(Mishnah): If two partners divided, and Reuven took 10 sheep and Shimon took nine sheep and a dog, all Reuven's sheep are Pesulim for Korbanos. (Each is a Safek Mechir Kelev. Perhaps it was in exchange for the dog.)


Bechoros 57a - Suggestion: If Yesh Breirah, we should be able to pick one of Reuven's sheep to be in exchange for the dog, and the rest will be Kesherim!


Rejection (Rav Ashi): Indeed, if all the animals are worth the same, we may do so;


The case is, the dog is worth more than one of Reuven's sheep. Each of Reuven's sheep is worth slightly more than each of Shimon's. In all, they compensate for the extra value of the dog. Each is partially in exchange for the dog.


Nedarim 45b (Mishnah): If each of two partners (in a courtyard) vowed not to benefit from the other, neither may enter the courtyard;


R. Eliezer ben Yakov permits them, since each enters his own portion.


46b (Rav Huna and R. Elazar): The Halachah follows R. Eliezer ben Yakov.


Bava Kama 51b (Ravina): R. Eliezer ben Yakov holds that Yesh Breirah. When Shimon enters, he enters his half;


Chachamim hold that Ein Breirah. When Shimon enters, he benefits from Reuven's half.


Yoma 55b (Mishnah - R. Meir): One who buys wine from Kusim (and cannot tithe it before drinking) says 'the two Lugim that I will separate later should be Terumah... and may drink immediately;


R. Yehudah, R. Yosi and R. Shimon say, he must separate the tithes before drinking.


Beitzah 38a: R. Oshaya holds Ein Breirah regarding mid'Oraisa laws. Regarding mid'Rabanan laws he holds that Yesh Breirah.


The Halachah follows R. Oshaya.


Bava Basra 107a (Rav): If brothers divided, and a creditor (of their father) took the portion of Ploni (a brother), the division is void.


Rav considers it as if each brother inherited his proper share. All must pay the debt;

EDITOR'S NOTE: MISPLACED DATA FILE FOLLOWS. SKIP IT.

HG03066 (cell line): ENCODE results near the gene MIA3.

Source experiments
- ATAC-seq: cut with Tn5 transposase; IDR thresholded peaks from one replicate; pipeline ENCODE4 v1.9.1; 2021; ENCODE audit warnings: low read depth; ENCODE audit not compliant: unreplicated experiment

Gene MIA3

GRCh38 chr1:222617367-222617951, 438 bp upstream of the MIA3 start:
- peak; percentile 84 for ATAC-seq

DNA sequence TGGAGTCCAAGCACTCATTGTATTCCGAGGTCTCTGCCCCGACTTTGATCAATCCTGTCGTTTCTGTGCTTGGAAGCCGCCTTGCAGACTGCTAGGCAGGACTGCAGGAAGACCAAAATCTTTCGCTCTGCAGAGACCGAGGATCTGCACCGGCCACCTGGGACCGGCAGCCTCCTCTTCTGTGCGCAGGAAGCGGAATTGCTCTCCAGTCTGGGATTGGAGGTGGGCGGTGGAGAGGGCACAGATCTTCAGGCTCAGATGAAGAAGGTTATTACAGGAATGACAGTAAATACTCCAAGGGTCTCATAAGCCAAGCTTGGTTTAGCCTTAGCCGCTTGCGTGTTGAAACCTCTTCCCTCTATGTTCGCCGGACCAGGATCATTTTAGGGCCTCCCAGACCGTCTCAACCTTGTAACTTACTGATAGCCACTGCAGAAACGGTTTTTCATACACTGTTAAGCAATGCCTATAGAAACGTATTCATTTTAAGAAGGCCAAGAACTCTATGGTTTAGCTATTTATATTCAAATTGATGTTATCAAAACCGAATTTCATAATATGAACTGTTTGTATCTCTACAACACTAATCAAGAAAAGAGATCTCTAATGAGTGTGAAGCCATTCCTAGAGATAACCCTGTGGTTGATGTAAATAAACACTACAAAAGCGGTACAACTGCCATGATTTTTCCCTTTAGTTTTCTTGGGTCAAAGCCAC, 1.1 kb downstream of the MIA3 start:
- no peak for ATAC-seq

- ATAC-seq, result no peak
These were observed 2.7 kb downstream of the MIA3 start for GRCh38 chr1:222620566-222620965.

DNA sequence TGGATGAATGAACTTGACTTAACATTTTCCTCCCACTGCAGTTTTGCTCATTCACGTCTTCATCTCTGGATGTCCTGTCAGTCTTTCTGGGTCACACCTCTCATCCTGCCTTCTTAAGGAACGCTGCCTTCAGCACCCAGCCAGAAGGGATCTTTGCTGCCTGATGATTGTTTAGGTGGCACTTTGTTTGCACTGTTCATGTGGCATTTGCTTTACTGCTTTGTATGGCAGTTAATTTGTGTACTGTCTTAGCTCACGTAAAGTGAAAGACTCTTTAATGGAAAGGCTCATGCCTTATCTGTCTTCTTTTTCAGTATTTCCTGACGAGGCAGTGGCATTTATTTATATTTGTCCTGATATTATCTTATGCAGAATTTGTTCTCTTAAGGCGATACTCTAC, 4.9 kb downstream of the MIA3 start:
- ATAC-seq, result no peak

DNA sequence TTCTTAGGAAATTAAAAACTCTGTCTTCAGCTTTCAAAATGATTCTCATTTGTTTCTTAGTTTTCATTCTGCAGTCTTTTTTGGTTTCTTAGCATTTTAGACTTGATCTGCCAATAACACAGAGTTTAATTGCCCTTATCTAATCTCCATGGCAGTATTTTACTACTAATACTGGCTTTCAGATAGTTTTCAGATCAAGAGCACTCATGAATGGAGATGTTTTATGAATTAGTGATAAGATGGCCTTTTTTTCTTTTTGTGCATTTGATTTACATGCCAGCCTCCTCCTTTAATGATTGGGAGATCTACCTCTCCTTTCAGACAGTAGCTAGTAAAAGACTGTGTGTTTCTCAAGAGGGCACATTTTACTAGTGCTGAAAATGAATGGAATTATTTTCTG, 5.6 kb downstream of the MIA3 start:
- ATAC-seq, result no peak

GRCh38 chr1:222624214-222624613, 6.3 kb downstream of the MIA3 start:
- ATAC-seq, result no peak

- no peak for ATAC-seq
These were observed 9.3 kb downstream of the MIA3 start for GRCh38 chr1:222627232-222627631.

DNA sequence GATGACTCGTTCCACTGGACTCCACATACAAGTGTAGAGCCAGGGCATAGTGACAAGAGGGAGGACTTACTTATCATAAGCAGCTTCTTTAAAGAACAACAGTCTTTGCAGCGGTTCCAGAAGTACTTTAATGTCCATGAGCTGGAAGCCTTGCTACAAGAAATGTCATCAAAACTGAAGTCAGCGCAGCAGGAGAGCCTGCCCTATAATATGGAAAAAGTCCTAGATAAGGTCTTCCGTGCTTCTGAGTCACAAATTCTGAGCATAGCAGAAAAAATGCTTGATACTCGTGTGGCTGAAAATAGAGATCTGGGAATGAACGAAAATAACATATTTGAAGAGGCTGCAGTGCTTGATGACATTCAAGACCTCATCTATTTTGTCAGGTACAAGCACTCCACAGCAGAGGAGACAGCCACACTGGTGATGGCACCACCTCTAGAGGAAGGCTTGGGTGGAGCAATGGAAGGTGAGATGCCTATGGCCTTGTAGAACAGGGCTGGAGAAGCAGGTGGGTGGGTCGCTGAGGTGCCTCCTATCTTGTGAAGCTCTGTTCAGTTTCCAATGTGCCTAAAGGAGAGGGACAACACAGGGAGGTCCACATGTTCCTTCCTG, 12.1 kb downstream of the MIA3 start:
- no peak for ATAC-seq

(Shmuel): Ploni lost. He is not compensated.


Shmuel considers the brothers to be like buyers (they allow each other to take a share in place of his proper share) without Acharayus (liability to compensate one whose land is legally taken from him).


The Halachah follows Ameimar, who rules like Rav.




Rif and Rosh (Beitzah 21a and 5:7): The Halachah follows R. Oshaya, who holds that Ein Breirah regarding mid'Oraisa laws, but Yesh Breirah for mid'Rabanan laws.


Rambam (Hilchos Ma'aser 7:1): If one has Tevel mid'Oraisa, he must separate the tithes before drinking.


Ri Korkus: Some say that the Gemara rules like R. Oshaya for mid'Rabanan laws, but the Halachah is Yesh Breirah even for mid'Oraisa laws. We learn from Nedarim (45b) and the Mishnah of wine (the stringent opinion forbids due to concern lest the barrel break). The Rambam disagrees.


Rosh (Nedarim 5:1): We hold that (regarding a Chatzer) the Tana'im argue about Breirah.


Question (Rosh ibid.): Rav Huna rules like R. Eliezer ben Yakov, who permits when there is no Din Chalukah (it is a small Chatzer, so one cannot force his partner to divide), due to Breirah. Nevertheless, when there is Din Chalukah, we do not rely on Breirah, for there is a solution through division. Beitzah 38a rules like R. Oshaya, who says that Yesh Breirah for mid'Rabanan laws, but Ein Breirah for mid'Oraisa laws! We follow Rav Nachman in monetary laws, and he says (Kidushin 42b) that brothers who divide an inheritance are like buyers, because Ein Breirah!


Answer #1 (R. Tam, cited in Rosh): We rule like R. Eliezer ben Yakov, but not for his reason (Yesh Breirah). Rather, we permit Vitur (small benefits that people freely give). The Gemara suggested that we should be able to pick one lamb and say that only it was in exchange for the dog. The question was according to the opinion that Yesh Breirah, even though the Halachah does not follow this opinion. Also elsewhere the Gemara asks according to an opinion that is unlike the Halachah.